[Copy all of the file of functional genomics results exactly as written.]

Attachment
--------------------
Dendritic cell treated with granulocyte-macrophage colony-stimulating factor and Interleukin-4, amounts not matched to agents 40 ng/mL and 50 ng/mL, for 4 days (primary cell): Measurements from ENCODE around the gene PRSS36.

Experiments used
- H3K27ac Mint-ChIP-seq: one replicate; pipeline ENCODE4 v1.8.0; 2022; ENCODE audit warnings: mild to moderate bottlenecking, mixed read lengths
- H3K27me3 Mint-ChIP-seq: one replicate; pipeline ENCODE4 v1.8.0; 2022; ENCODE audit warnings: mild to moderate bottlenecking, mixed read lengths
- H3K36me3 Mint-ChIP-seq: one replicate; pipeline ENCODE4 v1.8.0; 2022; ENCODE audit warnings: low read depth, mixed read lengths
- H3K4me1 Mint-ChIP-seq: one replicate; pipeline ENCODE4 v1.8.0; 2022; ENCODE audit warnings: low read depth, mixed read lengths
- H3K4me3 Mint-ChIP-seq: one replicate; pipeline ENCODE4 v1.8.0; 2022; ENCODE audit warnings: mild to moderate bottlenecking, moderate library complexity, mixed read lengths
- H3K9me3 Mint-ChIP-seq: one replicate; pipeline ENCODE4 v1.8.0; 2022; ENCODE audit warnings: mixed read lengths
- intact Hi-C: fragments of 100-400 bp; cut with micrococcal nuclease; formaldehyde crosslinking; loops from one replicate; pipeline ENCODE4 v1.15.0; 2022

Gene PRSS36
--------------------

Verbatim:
Dendritic cell treated with granulocyte-macrophage colony-stimulating factor and Interleukin-4, amounts not matched to agents 40 ng/mL and 50 ng/mL, for 4 days (primary cell): Measurements from ENCODE around the gene PRSS36.

Experiments used
- H3K27ac Mint-ChIP-seq: one replicate; pipeline ENCODE4 v1.8.0; 2022; ENCODE audit warnings: mild to moderate bottlenecking, mixed read lengths
- H3K27me3 Mint-ChIP-seq: one replicate; pipeline ENCODE4 v1.8.0; 2022; ENCODE audit warnings: mild to moderate bottlenecking, mixed read lengths
- H3K36me3 Mint-ChIP-seq: one replicate; pipeline ENCODE4 v1.8.0; 2022; ENCODE audit warnings: low read depth, mixed read lengths
- H3K4me1 Mint-ChIP-seq: one replicate; pipeline ENCODE4 v1.8.0; 2022; ENCODE audit warnings: low read depth, mixed read lengths
- H3K4me3 Mint-ChIP-seq: one replicate; pipeline ENCODE4 v1.8.0; 2022; ENCODE audit warnings: mild to moderate bottlenecking, moderate library complexity, mixed read lengths
- H3K9me3 Mint-ChIP-seq: one replicate; pipeline ENCODE4 v1.8.0; 2022; ENCODE audit warnings: mixed read lengths
- intact Hi-C: fragments of 100-400 bp; cut with micrococcal nuclease; formaldehyde crosslinking; loops from one replicate; pipeline ENCODE4 v1.15.0; 2022

Gene PRSS36